Gabrielle Alvarez MUA Temp Photo

Makeup Artist Gabrielle Alvarez On Her Favorite Work, Social Media, and More

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Gabrielle Alvarez MUA Temp Photo

Working in makeup is about more than just the application — it’s about understanding the person you’re working with, their needs, their story, and their expression through the art form.

LA-based MUA Gabrielle Alvarez has built a career out of this understanding. With nearly a decade in the industry, she’s not only made a name for herself as a highly skilled makeup artist but has also embraced the rise of social media, turning what was once considered a hindrance into a tool for growth and connection.

Starting from her days at MAC in South Carolina, Gabi’s talent was immediately recognized by those around her. Encouraged by her boss to pursue her dreams, she made the brave move to Los Angeles without knowing anyone. Luckily, the makeup artist’s focus on texture and color over coverage quickly set her apart.

Gabi’s perspective on the evolving beauty industry is refreshingly candid. The shift from a time when social media presence was frowned upon to now, where it’s an integral part of her career, has been challenging but rewarding. It reflects a broader change in the beauty world, with a new focus on realness and authenticity over manufactured, overly-produced content.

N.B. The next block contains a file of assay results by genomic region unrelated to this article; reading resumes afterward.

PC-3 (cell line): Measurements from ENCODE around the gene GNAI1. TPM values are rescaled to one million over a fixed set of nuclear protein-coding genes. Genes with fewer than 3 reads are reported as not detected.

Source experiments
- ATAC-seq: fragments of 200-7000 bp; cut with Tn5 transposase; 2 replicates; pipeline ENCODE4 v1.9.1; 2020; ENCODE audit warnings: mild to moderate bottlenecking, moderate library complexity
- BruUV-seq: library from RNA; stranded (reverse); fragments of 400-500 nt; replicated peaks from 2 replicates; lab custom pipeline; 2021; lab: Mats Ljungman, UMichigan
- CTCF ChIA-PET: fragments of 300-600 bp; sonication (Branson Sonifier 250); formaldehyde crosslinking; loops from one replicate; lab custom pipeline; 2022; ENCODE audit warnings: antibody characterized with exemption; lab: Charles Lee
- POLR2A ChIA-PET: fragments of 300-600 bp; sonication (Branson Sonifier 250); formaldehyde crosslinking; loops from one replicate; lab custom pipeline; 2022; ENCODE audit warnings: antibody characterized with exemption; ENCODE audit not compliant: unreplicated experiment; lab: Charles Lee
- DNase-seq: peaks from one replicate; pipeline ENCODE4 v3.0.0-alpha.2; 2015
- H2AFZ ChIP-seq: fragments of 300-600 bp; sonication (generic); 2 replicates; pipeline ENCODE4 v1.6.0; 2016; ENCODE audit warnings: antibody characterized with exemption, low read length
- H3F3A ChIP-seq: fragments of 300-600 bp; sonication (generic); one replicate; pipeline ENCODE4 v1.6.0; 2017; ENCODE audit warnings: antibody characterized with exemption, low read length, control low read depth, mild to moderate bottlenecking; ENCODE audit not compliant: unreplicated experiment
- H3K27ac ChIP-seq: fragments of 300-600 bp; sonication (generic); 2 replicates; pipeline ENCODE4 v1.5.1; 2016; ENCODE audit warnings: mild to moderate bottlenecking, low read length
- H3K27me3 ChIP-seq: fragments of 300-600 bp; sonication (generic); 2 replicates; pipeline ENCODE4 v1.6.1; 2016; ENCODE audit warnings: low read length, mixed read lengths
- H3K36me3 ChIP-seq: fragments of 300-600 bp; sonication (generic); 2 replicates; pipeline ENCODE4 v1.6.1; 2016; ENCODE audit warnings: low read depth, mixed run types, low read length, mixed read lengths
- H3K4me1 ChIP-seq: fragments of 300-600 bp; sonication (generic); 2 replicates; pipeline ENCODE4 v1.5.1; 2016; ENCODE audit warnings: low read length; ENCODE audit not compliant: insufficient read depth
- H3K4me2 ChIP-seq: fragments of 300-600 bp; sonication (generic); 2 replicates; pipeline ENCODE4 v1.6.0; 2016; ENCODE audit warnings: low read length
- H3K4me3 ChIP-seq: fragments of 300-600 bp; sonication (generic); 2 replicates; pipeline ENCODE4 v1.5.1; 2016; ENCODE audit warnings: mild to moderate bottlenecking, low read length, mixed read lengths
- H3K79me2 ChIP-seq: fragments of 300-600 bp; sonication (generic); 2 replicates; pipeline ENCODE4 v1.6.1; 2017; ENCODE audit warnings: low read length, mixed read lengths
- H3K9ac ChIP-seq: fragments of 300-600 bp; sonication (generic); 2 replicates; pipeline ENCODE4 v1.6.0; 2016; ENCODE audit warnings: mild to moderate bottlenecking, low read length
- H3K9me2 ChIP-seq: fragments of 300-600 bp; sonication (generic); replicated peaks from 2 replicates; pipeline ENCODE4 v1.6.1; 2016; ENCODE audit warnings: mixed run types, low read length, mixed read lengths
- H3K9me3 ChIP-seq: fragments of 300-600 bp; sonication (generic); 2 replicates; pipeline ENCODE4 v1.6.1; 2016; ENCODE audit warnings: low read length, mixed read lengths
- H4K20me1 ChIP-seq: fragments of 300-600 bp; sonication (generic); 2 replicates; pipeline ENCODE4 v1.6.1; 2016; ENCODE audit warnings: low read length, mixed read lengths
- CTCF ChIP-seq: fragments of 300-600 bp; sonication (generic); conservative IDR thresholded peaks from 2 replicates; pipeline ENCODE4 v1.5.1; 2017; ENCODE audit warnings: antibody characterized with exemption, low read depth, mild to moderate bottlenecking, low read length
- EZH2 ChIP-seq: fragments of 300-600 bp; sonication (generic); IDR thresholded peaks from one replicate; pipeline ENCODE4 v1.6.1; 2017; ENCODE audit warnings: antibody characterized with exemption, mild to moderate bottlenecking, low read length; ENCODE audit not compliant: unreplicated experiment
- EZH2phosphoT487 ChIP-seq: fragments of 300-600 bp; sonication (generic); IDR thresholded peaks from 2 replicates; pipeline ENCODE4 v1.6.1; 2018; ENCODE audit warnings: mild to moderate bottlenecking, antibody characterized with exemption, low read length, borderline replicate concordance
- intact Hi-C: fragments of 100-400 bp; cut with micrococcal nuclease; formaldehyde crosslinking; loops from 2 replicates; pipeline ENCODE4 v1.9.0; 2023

Her aesthetic, self-described as having a touch of “grit” and emphasizing the natural beauty and texture of the skin, resonates with clients ranging from celebrities to social media influencers. Ahead, we spoke to Gabrielle Alvarez about breaking into the industry, building a social media following, what’s in her makeup bag, and more.

For starters, can you tell us a bit more about yourself and how you got started in makeup?

Yeah, so while I was in school, I was just kind of searching for myself. Obviously, I’ve been a painter, a sculptor, and a photographer my whole life. My mom is a photographer, so I thought I was going to school to learn her trade and maybe become a photographer as well. Because I do enjoy it. But yeah, I was just really finding it hard to find my niche. I could not find the thing that really made me passionate. Then YouTube makeup just started popping off where girls were doing tutorials all the time.

I was like, “Oh, this is kind of fun.” It was like a light bulb clicked; it was just, “This is for you. You have to do makeup.” So I started working at Mac while I was in college. That got me doing everyone’s skin. All races, all ages, all genders, and everyone’s makeup. It was really, really helpful for me to learn that. I had an amazing boss who was like, “You gotta get out of South Carolina. You’re too good. You have something here that you need to develop.” So I just wanted to really challenge myself and move to LA. I didn’t know anyone, but I was like, “Let’s figure it out.”

At what point did you decide to pursue make-up as a career?